By the second day, smoke from the Northern California wildfires filled the air. Undaunted, we headed north on California Highway 1 to Harmony, (elevation 175 feet and population 18). In the distant past, Harmony featured a dairy farm and post office. Today, there is a pottery shop in the old milking barn and across what once was the old highway, the Harmony Glassworks stands as an interesting curiosity. If you arrive at the right time, the gas-fired kiln will be roaring and glowing inside like the fiery disk of the sun. Masters and apprentices alike might be shaping molten glass and using a blowpipe to expand each glass vessel into the desired shape.

An artist works with molten glass at the Harmony Glassworks, in Harmony, California - Click for larger image (https://jamesmcgillis.com)On the day of our visit, just to the north of town, an impenetrable wall of smoke hung in the air. While Carrie stayed in the hermetically sealed safety of the truck, I donned my mask and made my way into the Glassworks. After lurching around the shop, almost gasping for breath, I located and purchased a coveted Harmony souvenir t-shirt. Once back in the truck, we fled south to escape the worst of the smoke pall. Arriving back in Morro Bay, the air was still unhealthy, but not deathly, as it had appeared north of Harmony.

Determined to enjoy ourselves, we walked to the beach to observe the sunset. Looking seaward, Morro Rock was to our left and the sun was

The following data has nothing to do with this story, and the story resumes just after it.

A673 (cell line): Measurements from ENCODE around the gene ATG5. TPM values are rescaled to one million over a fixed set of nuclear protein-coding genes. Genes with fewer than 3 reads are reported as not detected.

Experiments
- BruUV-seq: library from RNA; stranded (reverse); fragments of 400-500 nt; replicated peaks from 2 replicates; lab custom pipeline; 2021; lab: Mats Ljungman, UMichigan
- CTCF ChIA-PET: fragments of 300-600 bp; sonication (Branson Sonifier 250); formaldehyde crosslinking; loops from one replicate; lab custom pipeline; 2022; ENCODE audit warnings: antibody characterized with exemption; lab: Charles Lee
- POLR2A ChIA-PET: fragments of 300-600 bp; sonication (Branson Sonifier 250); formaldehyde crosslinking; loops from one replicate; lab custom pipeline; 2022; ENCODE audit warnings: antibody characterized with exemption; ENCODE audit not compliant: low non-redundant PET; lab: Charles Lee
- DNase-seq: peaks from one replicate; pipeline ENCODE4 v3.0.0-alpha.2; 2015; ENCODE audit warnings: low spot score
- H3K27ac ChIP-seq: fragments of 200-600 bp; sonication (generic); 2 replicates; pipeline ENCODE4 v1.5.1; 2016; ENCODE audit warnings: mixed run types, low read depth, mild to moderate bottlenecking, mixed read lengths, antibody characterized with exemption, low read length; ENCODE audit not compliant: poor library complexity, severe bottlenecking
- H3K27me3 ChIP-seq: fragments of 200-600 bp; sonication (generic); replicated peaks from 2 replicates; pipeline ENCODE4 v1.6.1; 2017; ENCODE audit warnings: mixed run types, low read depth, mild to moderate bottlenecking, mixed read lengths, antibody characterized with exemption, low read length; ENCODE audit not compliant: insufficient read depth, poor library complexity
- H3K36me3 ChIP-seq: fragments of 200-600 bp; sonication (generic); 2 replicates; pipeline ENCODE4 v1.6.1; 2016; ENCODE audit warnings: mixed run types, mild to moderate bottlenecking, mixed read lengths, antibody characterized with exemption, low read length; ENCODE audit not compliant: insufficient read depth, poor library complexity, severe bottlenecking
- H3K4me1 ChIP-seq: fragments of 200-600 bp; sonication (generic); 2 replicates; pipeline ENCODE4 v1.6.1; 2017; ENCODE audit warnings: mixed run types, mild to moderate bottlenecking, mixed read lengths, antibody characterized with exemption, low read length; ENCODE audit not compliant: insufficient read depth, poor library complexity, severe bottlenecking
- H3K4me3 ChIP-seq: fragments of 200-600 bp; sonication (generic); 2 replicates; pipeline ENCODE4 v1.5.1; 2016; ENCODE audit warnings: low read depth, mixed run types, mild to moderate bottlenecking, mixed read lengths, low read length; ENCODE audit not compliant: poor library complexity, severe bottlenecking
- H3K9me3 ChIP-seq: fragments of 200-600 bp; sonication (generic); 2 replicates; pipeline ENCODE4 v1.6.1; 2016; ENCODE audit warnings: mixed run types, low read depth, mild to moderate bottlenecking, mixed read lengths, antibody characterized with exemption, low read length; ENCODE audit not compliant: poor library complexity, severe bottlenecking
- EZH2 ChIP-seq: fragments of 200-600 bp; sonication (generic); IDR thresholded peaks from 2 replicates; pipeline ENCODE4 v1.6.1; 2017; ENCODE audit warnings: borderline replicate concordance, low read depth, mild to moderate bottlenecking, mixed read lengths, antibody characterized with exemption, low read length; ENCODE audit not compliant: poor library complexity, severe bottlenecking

setting directly to the West. Zooming in with my camera, I could see a The sun and smoke combined to make a cartoonish image peeking over the top of a red hot stomach in the sky - Click for larger image (https://jamesmcgillis.com)strand of smoke crossing the disk of the sun. Looking at the images later, I could see that the smoke had filtered the sunlight in an animated way. In one photo, the image a red-orange human stomach appeared on the surface of the sun. In addition, a cartoonish image appeared to be peaking over the stomach. In another image, the plasma that flows directly from the sun was clearly visible.

After four nights, we were tired of breathing smoke and ready to head south to Ventura County. As we passed through San Luis Obispo, smoke hung like fog in the trees. In Santa Barbara, it was still smoky. By the time we reached home, over three hours from the start, Simi Valley was still a smoky mess. For the next several weeks, unhealthy air became part of our daily lives. Some days were so unhealthful, we did not
The blazing inferno of the glass kiln in Harmony, California looks much like the sun during our smokey visit to Morro Bay - Click for larger image (http://jamesmcgillis.com)venture outside. Now, four months later, the air is clear again, at least by Southern California standards. Still, the combination of fires and high winds made this the smoggiest year in decades.